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Health Literacy and Risk Factors for Coronary Artery Disease (From the CONCARDPCI Study)

Open AccessPublished:July 16, 2022DOI:https://doi.org/10.1016/j.amjcard.2022.06.016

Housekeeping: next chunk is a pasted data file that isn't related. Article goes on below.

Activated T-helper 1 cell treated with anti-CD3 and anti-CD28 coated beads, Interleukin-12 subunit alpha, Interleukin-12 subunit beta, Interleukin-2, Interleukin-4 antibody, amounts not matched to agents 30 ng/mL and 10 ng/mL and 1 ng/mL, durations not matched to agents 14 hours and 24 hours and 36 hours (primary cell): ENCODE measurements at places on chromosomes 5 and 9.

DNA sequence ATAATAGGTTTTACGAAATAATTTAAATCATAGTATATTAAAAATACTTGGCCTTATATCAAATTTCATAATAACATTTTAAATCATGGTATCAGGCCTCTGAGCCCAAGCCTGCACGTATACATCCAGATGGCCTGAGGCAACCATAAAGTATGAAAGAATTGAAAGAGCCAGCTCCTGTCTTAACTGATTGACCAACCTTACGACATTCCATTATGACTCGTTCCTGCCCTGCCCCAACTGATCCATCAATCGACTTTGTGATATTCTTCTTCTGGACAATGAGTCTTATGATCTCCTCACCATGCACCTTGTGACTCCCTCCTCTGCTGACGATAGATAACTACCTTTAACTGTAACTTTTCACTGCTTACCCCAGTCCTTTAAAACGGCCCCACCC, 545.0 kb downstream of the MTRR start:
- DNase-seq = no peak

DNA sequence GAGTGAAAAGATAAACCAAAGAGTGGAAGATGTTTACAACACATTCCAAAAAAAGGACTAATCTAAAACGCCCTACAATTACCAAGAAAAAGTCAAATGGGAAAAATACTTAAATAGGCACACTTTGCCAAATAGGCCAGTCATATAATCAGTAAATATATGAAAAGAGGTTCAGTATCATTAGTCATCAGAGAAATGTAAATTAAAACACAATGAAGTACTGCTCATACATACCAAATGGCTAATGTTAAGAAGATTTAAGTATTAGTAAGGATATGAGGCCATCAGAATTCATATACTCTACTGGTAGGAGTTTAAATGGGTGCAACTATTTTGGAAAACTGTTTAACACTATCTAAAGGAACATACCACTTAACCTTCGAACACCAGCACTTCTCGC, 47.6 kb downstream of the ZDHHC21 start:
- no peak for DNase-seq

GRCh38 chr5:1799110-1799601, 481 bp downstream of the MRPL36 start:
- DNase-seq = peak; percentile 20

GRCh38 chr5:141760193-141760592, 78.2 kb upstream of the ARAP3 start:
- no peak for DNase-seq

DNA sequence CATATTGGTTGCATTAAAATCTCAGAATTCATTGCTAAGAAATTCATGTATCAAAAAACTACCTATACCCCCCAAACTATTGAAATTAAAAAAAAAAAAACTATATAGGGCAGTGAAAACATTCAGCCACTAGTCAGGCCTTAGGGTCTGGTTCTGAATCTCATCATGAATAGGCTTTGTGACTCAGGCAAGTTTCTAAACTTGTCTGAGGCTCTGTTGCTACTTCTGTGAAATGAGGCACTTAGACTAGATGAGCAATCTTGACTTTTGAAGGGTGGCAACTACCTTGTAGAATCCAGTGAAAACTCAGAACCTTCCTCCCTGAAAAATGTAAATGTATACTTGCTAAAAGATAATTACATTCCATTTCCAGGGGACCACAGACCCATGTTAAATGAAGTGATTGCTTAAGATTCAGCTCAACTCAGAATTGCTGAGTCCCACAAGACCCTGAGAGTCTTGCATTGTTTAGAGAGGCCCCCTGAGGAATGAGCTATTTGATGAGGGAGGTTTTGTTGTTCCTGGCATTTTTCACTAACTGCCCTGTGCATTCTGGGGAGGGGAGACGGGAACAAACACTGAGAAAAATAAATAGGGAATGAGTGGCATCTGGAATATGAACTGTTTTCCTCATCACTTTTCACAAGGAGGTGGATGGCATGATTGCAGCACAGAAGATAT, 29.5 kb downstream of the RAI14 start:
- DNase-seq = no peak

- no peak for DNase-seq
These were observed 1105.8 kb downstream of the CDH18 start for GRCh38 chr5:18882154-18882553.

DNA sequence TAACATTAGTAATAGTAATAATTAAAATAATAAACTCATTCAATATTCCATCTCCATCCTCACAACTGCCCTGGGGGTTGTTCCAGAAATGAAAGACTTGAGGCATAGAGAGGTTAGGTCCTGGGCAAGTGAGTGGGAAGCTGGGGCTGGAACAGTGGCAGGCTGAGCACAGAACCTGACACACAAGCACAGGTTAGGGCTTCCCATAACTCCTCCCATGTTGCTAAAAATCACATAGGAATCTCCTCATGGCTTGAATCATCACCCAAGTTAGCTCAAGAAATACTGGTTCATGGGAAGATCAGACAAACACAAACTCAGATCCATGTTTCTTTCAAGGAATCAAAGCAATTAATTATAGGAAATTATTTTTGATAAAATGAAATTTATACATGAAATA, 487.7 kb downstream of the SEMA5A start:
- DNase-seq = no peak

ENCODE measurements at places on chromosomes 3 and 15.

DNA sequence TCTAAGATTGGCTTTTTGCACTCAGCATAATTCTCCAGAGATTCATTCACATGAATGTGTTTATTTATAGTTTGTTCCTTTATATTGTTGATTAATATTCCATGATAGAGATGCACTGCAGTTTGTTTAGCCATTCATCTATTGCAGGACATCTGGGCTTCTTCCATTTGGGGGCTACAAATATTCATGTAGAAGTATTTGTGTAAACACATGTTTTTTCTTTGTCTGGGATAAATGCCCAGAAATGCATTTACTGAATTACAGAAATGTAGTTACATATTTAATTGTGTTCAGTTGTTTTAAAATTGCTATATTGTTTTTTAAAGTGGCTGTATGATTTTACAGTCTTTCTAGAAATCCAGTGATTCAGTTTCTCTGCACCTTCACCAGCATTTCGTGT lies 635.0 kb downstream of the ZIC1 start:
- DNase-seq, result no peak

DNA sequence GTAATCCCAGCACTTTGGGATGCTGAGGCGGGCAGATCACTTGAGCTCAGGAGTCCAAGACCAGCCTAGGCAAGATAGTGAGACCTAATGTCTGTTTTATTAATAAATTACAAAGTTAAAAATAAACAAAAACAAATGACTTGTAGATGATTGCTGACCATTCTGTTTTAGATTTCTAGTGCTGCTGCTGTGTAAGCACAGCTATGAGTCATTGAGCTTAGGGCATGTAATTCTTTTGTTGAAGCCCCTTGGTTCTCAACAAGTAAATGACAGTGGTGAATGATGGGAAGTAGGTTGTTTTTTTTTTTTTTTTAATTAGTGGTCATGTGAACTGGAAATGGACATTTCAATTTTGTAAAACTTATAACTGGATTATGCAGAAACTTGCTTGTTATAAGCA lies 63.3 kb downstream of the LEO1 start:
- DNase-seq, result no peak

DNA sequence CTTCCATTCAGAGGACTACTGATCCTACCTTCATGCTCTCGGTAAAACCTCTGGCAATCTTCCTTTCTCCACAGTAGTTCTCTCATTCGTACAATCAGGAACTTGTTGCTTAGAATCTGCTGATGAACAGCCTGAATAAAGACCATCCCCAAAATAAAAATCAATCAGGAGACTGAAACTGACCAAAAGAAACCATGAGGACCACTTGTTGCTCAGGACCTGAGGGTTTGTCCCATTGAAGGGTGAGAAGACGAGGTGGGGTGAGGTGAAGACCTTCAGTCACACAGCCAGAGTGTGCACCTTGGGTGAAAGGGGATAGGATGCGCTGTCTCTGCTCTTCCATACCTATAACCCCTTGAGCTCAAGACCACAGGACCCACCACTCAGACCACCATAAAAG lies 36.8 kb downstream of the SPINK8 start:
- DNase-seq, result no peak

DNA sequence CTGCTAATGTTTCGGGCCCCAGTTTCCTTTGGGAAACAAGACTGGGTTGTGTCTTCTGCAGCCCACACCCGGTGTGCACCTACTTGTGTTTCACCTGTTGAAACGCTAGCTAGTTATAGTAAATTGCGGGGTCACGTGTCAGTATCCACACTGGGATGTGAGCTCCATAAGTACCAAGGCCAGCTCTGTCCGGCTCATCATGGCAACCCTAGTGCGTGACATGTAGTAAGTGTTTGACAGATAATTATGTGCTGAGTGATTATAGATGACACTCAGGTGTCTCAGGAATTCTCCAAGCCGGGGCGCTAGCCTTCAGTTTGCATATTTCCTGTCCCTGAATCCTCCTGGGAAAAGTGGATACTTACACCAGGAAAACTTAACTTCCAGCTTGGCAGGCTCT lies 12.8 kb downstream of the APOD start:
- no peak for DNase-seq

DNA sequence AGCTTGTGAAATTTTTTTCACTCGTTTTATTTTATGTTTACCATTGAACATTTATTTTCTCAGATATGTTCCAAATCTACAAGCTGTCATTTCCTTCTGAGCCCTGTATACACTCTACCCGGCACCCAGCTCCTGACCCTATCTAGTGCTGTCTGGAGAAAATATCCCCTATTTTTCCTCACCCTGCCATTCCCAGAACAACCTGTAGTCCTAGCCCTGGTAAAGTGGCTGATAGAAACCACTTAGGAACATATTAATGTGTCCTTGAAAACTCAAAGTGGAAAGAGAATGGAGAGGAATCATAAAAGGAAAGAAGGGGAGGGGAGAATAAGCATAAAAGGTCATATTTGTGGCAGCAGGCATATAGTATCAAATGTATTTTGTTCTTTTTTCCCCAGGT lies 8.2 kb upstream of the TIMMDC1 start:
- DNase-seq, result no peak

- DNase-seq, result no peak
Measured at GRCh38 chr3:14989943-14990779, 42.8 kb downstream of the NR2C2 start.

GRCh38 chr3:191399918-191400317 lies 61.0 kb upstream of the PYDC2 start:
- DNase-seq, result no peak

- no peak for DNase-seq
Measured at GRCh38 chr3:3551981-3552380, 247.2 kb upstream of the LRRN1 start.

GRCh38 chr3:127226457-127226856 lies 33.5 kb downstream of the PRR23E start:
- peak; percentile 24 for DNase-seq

In the setting of established coronary artery disease (CAD), lower health literacy is associated with poor outcomes. The aim of this study was to determine whether health literacy at the index admission was associated with established CAD risk factors and with changes in CAD risk factors from baseline until 6 months after percutaneous coronary intervention (PCI). A multicenter cohort study recruited 3,417 patients aged ≥18 years who were treated with PCI. Assessments were made at the index admission for PCI and at 6-month follow-up, including 4 of the 9 scales from the Health Literacy Questionnaire, an assessment of behavioral risk factors and psychologic risk factors for CAD. In this large study, key aspects of health literacy were associated with behavioral and psychologic risk factors for CAD. For each 1-unit higher score on the health literacy scales, weekly physical activity was 12 to 20 intensity-adjusted minutes higher, and the odds of being a nonsmoker were 24% to 72% higher. The risk factors for CAD improved from baseline to 6-month follow-up, although most were not significantly associated with health literacy. Still, patients with lower health literacy scores were more likely to report a greater reduction in depression symptoms from baseline to 6-month follow-up. In conclusion, the study provides evidence that several aspects of health literacy are associated with risk factors for CAD. These results serve as a reminder to healthcare teams to consider health literacy challenges in connection with secondary prevention care.